Las lluvias torrenciales caídas en Libia hace dos semanas fueron 50 veces más probables por el calentamiento global provocado por la acción humana. Algo similar ocurría con las lluvias caídas en Grecia, Bulgaria y Turquía, que fueron 10 veces más probables por el cambio climático, según concluye un estudio de atribución rápido de la Word Weather Attribution (WWA). La investigación apunta a que la tragedia en Libia se agravó por otros factores humanos, como construcciones en llanuras inundables y presas en mal estado. Los autores también analizaron las inundaciones registradas en España a principios de septiembre y concluyeron que precipitaciones tan intensas se esperan una vez cada 40 años. 

Cotorras argentinas

According to a new report from the Intergovernmental Science-Policy Platform on Biodiversity and Ecosystem Services (IPBES), human activities have introduced over 37,000 exotic species to regions around the world. The document highlights that more than 3,500 of these are harmful invasive exotic species that are often overlooked until it's too late.


The International Agency for Research on Cancer (IARC) and the Joint FAO/WHO Expert Committee on Food Additives (JECFA) have published a health impact assessment of the sweetener aspartame. Citing "limited evidence" of carcinogenicity in humans, IARC has classified aspartame as possibly carcinogenic to humans (Group 2B). For its part, JECFA has not changed the acceptable daily intake of this sweetener, which is set at 40 mg/kg body weight. According to these bodies, with one can of diet soft drink containing 200-300 mg aspartame, a 70 kg adult would need to consume more than 9-14 cans per day to exceed the acceptable daily intake - assuming no other intake from other dietary sources.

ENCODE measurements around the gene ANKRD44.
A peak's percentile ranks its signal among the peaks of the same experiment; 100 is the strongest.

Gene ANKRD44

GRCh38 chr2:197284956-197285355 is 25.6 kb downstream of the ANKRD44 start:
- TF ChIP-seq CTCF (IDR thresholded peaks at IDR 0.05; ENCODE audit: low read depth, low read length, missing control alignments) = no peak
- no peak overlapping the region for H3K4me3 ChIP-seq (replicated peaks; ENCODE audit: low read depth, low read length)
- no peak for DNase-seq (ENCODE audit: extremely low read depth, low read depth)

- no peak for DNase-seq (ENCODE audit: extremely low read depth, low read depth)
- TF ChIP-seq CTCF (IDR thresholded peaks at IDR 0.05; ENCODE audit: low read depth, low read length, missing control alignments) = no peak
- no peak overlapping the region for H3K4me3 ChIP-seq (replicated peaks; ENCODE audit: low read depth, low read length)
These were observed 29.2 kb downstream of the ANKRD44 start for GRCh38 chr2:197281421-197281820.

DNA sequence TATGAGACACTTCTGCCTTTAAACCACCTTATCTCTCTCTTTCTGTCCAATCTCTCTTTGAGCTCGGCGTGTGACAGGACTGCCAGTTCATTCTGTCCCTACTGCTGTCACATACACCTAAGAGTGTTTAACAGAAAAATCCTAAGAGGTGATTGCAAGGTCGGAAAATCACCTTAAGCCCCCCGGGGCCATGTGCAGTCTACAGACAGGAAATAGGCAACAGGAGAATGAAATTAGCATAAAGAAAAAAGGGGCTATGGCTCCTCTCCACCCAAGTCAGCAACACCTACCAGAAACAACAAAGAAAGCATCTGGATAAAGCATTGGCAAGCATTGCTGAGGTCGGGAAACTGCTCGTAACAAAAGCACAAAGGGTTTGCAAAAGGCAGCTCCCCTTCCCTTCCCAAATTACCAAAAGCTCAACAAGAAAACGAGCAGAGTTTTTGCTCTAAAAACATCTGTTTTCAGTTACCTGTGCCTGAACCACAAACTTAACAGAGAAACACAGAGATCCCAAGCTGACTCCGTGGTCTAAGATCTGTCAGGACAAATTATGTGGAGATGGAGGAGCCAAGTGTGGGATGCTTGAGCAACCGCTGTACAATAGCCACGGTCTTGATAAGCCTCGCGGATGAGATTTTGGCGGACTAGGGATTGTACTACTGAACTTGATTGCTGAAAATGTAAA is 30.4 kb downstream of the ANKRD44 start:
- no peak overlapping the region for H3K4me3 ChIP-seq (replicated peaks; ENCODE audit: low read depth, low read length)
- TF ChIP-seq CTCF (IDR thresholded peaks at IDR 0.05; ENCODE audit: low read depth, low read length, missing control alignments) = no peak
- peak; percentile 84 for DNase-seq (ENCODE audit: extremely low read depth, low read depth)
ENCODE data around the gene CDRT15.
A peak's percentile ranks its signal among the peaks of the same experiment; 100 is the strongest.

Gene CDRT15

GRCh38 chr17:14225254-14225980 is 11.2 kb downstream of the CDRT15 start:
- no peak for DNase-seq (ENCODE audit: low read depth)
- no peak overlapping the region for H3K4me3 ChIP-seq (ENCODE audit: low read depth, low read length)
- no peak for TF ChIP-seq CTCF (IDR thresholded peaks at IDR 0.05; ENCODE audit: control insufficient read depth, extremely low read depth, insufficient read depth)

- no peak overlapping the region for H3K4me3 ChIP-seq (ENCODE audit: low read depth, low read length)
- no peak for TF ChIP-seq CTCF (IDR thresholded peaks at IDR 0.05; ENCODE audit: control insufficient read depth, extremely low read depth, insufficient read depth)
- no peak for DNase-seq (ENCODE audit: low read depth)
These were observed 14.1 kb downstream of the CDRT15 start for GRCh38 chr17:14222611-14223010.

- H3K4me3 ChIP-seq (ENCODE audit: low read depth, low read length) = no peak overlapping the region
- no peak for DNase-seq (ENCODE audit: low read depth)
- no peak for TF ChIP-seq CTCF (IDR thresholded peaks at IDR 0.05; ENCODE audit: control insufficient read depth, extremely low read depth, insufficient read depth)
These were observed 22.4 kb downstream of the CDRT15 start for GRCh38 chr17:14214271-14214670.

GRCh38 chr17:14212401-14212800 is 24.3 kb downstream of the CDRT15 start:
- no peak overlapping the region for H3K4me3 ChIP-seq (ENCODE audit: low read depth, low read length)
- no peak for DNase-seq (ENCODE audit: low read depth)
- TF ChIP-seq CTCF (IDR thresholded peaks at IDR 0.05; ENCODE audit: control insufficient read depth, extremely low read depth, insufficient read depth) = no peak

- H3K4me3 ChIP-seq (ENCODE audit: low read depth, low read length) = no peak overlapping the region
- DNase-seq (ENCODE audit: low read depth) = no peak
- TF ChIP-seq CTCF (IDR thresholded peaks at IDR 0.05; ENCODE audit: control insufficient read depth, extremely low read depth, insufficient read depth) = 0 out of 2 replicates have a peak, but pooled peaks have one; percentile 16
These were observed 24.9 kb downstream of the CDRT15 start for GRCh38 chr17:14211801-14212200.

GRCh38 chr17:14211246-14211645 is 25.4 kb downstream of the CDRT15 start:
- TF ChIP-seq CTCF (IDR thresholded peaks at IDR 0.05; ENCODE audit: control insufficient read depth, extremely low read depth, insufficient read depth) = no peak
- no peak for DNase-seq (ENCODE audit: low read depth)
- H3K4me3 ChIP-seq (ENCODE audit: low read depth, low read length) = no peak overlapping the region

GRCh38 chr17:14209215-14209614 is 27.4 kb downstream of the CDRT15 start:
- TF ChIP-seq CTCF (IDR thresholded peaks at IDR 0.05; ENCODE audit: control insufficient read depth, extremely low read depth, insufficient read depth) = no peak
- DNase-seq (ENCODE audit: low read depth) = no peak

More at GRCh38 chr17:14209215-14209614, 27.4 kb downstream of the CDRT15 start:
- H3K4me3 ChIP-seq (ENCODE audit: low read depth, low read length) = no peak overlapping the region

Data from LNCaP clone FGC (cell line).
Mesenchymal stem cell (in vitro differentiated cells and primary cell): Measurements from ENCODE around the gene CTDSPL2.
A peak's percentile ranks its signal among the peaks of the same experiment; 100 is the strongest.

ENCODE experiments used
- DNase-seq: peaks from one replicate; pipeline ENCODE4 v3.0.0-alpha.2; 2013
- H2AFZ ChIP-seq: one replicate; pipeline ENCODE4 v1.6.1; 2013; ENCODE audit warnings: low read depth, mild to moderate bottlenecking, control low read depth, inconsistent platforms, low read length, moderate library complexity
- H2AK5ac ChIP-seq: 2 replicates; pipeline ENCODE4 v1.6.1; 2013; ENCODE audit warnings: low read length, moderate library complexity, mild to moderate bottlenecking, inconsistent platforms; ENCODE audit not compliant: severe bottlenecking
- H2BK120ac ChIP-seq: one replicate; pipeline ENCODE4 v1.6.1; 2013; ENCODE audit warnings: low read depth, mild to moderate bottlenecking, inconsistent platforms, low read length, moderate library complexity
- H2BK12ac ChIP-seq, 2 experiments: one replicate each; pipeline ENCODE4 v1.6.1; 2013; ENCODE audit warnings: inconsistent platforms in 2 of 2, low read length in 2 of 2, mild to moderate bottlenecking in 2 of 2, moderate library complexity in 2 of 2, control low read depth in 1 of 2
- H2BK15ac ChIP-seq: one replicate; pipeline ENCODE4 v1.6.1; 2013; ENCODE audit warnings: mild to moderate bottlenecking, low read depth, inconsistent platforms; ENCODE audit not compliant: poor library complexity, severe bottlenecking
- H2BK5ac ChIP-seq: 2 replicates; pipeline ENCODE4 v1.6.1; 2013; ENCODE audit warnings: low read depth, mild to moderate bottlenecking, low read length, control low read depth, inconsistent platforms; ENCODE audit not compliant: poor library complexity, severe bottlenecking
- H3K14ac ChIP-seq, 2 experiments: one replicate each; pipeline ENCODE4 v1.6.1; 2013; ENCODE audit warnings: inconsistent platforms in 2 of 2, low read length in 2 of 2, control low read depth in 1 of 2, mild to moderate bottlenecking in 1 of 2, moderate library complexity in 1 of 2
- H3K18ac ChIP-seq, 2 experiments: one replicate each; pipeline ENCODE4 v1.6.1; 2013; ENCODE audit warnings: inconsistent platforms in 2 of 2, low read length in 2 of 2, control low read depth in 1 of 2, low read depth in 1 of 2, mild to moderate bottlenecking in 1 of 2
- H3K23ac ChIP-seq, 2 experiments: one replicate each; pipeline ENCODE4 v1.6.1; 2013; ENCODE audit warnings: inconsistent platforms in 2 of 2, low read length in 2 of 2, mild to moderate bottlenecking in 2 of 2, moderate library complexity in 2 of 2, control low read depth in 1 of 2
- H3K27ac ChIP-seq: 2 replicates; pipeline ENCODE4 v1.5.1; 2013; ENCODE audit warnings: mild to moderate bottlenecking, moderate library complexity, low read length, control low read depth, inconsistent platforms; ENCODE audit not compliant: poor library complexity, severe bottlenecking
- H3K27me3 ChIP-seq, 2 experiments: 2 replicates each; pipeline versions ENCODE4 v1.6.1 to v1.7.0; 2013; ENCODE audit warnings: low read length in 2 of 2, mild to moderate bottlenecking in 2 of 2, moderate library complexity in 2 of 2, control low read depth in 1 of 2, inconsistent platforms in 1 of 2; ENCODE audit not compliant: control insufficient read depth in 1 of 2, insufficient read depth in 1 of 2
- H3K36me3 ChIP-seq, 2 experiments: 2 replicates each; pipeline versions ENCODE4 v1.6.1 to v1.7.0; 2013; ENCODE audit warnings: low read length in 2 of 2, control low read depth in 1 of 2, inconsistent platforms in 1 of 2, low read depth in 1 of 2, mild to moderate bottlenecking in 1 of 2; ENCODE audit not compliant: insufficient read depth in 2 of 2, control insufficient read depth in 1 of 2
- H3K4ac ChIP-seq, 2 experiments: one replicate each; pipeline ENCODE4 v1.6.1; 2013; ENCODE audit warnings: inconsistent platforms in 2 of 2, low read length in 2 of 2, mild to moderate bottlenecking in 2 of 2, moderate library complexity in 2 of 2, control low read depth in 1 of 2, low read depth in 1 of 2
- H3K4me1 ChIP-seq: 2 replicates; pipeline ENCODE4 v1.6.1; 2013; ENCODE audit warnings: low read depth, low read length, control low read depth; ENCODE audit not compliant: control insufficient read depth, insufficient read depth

Crawford Lake

The Anthropocene Working Group of the International Commission on Stratigraphy has  proposed Crawford Lake in Canada as a reference site for studying the Anthropocene as a possible geological epoch. This proposal for a Global boundary and Stratotype Section and Point (GSSP) was presented today at the International Congress of Stratigraphy in Lille, France. It is a necessary, but not sufficient step for the Anthropocene to enter the International Chronostratigraphic Table, the worldwide reference for geological units. Once approved by the AWG, this proposal has to go through three more votes in international geological bodies.